‘I didn’t need to pretend anymore:’ the fading stigma of mental illness at college

Yellow flags for suicide prevention decorate MIT’s campus.
Yellow flags for suicide prevention decorate MIT’s campus. –Photo via MIT Active Minds

Wendy Chang’s friends could recognize her laugh from a distance. Even if they didn’t see her right away, they knew from the boisterous sound that echoed down Harvard’s hallways that Chang would soon appear, her head thrown back and nose scrunched up with mirth.

Lanier Walker thought Chang’s constant laughter was a sign that she was happy. But Walker later learned that Chang hid what pained her most. The 22-year-old Harvard senior hung herself in her dorm room in 2012.

Walker was shocked and horrified that the life her friend lived didn’t match the image that she portrayed. Then she realized that her friends and peers didn’t know much about her own personal struggles, either.


After another Harvard student died by suicide in the spring of 2014, Walker felt overwhelmed by the need to do something. She wrote an op-ed for The Harvard Crimson called “We Need to Talk’’ about her own struggles with depression and anxiety. By her sophomore year, Walker was having four to five anxiety attacks a week.

“Harvard doesn’t always make it easy to talk about ourselves,’’ she wrote. “It’s a place that demands perfection, and as a result, we feel compelled to present perfect versions of ourselves. We don’t talk about what’s really going on.’’

Walker’s letter ended with a call to her peers to start talking, and to let others know they were around to listen. After the letter was published, she needed to take her own advice.

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Mental health professionals agree that the stigmas against mental illnesses are fading, even if only slightly. A recent survey by the American Foundation for Suicide Prevention found that 90 percent of Americans value mental and physical health equally.

Nationally, an average of one in 10 students will visit their college’s counseling center before they graduate. And more students are coming to college with pre-diagnosed conditions, which means they’re seeking help before they reach the university level.


Still, a 2014 report from the Center for Collegiate Mental Health found that most students who use campus counseling centers have never been diagnosed with a mental health condition. Getting undiagnosed students to admit they need help remains a challenge.

That’s why, in recent decades, the number of mental health advocacy groups on college campuses has risen. Active Minds, which was founded at the University of Pennsylvania in 2000 to combat the stigma against mental illness, now has more than 400 branches on college campuses nationwide.

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Lorraine Wong, an MIT junior, is a member of the school’s Active Minds group. She joined her freshman year because she lost a high school friend to suicide and wanted to prevent others from feeling like they didn’t have options.

Still, it took Wong almost a year to go to the counseling center. She was quick to refer other students she knew were struggling. But, even though she lived a few steps away, she couldn’t bring herself to go.

“I knew MIT had mental health and counseling services on campus, but I didn’t want to need it,’’ she said. “And I didn’t know if I needed it as much as other people needed it.’’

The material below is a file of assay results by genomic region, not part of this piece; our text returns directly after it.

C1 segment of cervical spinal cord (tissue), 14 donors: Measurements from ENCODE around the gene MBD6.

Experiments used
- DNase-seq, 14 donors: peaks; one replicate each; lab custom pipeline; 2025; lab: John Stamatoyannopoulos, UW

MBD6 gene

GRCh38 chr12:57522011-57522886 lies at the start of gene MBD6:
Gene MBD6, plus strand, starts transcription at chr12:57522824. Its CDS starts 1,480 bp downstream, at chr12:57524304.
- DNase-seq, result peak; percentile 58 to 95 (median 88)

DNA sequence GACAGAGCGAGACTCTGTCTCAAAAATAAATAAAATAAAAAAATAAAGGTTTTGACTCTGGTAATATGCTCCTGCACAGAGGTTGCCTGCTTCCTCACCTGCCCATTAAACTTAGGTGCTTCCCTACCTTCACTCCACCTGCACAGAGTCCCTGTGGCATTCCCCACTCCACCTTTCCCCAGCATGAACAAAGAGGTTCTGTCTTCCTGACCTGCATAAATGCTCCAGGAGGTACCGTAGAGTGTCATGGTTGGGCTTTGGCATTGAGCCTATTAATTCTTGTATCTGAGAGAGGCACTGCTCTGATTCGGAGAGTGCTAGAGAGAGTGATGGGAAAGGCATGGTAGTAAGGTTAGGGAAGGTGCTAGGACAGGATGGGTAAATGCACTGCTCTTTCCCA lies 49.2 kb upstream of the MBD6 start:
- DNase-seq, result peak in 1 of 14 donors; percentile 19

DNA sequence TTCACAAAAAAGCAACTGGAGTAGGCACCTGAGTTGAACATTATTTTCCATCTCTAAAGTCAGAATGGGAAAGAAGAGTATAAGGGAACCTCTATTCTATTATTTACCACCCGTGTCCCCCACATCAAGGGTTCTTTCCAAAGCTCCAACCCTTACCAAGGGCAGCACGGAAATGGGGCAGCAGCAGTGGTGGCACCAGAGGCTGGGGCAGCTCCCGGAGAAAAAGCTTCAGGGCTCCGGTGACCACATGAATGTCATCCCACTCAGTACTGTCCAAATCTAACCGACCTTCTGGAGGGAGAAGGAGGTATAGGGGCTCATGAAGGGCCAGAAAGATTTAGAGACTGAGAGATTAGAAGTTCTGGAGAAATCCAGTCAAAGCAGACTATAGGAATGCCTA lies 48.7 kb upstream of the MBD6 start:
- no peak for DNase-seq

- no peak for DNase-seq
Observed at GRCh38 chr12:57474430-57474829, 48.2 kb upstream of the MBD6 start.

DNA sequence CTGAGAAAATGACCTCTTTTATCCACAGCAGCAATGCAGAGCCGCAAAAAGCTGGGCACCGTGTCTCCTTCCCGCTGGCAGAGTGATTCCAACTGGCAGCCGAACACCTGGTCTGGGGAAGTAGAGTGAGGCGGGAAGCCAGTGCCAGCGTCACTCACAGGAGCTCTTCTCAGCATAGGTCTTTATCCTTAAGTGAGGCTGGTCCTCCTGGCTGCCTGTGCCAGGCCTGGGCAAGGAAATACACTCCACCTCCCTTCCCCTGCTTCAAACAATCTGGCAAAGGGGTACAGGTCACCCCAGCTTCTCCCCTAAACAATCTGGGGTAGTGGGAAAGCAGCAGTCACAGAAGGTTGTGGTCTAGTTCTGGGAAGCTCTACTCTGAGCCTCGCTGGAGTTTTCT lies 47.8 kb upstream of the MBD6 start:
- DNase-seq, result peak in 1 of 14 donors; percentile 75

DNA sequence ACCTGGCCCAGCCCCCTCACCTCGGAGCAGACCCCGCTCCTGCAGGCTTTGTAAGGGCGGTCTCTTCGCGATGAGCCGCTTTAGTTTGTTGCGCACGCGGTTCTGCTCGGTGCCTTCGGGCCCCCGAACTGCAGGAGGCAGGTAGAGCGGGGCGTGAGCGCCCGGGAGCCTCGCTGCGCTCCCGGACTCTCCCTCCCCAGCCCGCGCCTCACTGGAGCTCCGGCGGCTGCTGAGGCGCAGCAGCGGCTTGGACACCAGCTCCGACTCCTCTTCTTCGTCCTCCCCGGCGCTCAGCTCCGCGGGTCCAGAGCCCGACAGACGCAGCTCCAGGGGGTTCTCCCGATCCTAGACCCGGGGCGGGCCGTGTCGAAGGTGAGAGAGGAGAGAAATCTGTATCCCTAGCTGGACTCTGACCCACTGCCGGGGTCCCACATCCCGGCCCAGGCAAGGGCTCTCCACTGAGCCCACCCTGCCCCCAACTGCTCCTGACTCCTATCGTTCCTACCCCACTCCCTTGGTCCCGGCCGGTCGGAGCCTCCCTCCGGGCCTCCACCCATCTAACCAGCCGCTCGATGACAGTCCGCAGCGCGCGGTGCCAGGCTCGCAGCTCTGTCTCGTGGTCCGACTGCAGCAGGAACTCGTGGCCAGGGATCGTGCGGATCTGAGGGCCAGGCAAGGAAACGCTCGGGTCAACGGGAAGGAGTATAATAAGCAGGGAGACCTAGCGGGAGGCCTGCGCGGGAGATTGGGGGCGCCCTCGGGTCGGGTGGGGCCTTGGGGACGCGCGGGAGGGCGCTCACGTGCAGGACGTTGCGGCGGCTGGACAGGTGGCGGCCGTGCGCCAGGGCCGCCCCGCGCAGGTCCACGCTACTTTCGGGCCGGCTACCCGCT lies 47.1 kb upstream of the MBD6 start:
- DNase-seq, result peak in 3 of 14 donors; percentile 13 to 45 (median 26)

Many counseling center directors know students will hesitate before scheduling appointments, even if they’re aware of the services on campus. But schools also struggle to accommodate all of the students who do request appointments. To reach as many students as possible, most counseling centers operate on a short-term model, which means they only plan on seeing students for a limited number of sessions before referring them to counselors off-site.


Some under-resourced centers have turned to group therapy as a way to reach more students. It allows professionals to treat a large number of students simultaneously, and gives them a network of peers to whom they can turn for support.

This is where the lingering stigma surrounding mental illness wreaks havoc. It can be awkward if the person who sits next to you in Spanish II is the same person who sits next to you in a “coping with anxiety’’ group therapy session.

“It can be hard on a small campus to get groups going,’’ said Magi McKinnies, director of the counseling center at Lesley University. “People don’t feel like it’s as confidential.’’

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Mental health advocates understand why some people want to keep their treatment private. But they also want to eliminate any shame that might be associated with talking about mental illness. Walker believes that sharing personal stories can help.

“When the ESPN article about Madison Holleran came out in May, a lot of people were sharing their own stories with mental illness and posting the quote that said ‘It’s okay to not be okay,’’ Walker said. “And that was so powerful. But the second part of that quote is the most important to me. It said, ‘It’s okay to show you’re not okay.’’’

A year after she published her own article, Walker does make an effort to show she’s not okay. When she can’t make plans because she has a therapy appointment, she says so, rather than using the euphemism: “I have a doctor’s appointment.’’

“I’m not ashamed of needing help and try to talk about it as openly as possible now,’’ she said. “I have a file on my computer of all the messages I got after publishing my article, and I think about all the people who told me that they’d never been able to express how they were feeling before. It’s still a problem. Writing my story made me feel like I didn’t need to pretend anymore.’’

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